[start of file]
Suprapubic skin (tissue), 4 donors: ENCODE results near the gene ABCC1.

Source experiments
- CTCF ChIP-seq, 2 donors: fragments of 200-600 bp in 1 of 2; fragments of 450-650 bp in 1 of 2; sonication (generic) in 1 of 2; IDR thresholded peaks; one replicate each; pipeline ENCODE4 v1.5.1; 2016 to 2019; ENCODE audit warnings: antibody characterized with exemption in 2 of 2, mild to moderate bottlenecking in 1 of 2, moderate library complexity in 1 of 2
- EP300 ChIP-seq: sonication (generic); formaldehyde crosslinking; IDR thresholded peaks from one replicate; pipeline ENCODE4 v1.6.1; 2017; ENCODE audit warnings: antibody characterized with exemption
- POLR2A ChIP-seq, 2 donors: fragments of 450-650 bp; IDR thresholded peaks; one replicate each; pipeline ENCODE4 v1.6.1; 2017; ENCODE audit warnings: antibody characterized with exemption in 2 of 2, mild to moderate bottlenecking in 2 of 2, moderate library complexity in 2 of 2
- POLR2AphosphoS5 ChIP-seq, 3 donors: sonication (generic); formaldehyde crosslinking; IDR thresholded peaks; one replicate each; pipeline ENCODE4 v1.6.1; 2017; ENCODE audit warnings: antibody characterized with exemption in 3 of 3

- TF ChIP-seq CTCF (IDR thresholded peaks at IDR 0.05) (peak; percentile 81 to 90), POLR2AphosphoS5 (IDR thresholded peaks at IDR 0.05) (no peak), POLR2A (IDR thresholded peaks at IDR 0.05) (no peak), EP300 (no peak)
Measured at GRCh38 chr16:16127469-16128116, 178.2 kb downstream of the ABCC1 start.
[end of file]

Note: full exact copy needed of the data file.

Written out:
Suprapubic skin (tissue), 4 donors: ENCODE results near the gene ABCC1.

Source experiments
- CTCF ChIP-seq, 2 donors: fragments of 200-600 bp in 1 of 2; fragments of 450-650 bp in 1 of 2; sonication (generic) in 1 of 2; IDR thresholded peaks; one replicate each; pipeline ENCODE4 v1.5.1; 2016 to 2019; ENCODE audit warnings: antibody characterized with exemption in 2 of 2, mild to moderate bottlenecking in 1 of 2, moderate library complexity in 1 of 2
- EP300 ChIP-seq: sonication (generic); formaldehyde crosslinking; IDR thresholded peaks from one replicate; pipeline ENCODE4 v1.6.1; 2017; ENCODE audit warnings: antibody characterized with exemption
- POLR2A ChIP-seq, 2 donors: fragments of 450-650 bp; IDR thresholded peaks; one replicate each; pipeline ENCODE4 v1.6.1; 2017; ENCODE audit warnings: antibody characterized with exemption in 2 of 2, mild to moderate bottlenecking in 2 of 2, moderate library complexity in 2 of 2
- POLR2AphosphoS5 ChIP-seq, 3 donors: sonication (generic); formaldehyde crosslinking; IDR thresholded peaks; one replicate each; pipeline ENCODE4 v1.6.1; 2017; ENCODE audit warnings: antibody characterized with exemption in 3 of 3

- TF ChIP-seq CTCF (IDR thresholded peaks at IDR 0.05) (peak; percentile 81 to 90), POLR2AphosphoS5 (IDR thresholded peaks at IDR 0.05) (no peak), POLR2A (IDR thresholded peaks at IDR 0.05) (no peak), EP300 (no peak)
Measured at GRCh38 chr16:16127469-16128116, 178.2 kb downstream of the ABCC1 start.